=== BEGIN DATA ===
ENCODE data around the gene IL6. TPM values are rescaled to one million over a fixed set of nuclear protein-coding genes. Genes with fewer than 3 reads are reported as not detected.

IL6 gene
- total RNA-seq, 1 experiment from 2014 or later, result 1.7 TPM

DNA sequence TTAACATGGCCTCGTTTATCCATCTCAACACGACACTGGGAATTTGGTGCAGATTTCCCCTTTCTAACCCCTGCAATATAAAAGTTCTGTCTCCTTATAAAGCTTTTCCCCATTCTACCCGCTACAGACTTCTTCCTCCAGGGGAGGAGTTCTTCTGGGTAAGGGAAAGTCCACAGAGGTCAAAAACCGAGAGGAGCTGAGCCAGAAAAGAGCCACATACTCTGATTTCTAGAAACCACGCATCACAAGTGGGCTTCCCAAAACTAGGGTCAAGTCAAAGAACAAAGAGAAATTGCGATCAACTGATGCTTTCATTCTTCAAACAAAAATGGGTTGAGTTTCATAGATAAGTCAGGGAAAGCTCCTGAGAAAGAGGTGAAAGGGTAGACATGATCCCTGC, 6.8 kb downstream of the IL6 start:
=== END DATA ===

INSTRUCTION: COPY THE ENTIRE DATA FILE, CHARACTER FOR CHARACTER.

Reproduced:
ENCODE data around the gene IL6. TPM values are rescaled to one million over a fixed set of nuclear protein-coding genes. Genes with fewer than 3 reads are reported as not detected.

IL6 gene
- total RNA-seq, 1 experiment from 2014 or later, result 1.7 TPM

DNA sequence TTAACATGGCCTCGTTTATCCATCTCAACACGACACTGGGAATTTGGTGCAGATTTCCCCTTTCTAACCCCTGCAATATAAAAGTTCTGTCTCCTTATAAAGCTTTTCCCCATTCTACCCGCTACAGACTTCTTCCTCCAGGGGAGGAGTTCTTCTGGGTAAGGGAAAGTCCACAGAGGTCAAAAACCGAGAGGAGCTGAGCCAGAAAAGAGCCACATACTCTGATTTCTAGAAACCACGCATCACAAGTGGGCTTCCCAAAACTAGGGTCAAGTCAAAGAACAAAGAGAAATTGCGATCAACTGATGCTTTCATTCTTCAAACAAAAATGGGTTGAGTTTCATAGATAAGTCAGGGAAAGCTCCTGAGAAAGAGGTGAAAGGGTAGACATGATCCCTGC, 6.8 kb downstream of the IL6 start: